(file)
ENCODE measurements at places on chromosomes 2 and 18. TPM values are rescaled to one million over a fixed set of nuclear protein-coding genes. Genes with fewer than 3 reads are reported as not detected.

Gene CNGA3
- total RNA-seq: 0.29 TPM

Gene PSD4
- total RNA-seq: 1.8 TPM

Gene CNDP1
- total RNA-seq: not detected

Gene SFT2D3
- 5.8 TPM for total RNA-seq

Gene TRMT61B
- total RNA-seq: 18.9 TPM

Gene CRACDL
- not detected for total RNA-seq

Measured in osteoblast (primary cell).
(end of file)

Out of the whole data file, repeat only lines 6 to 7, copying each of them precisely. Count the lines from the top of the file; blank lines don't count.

Gene CNDP1
- total RNA-seq: not detected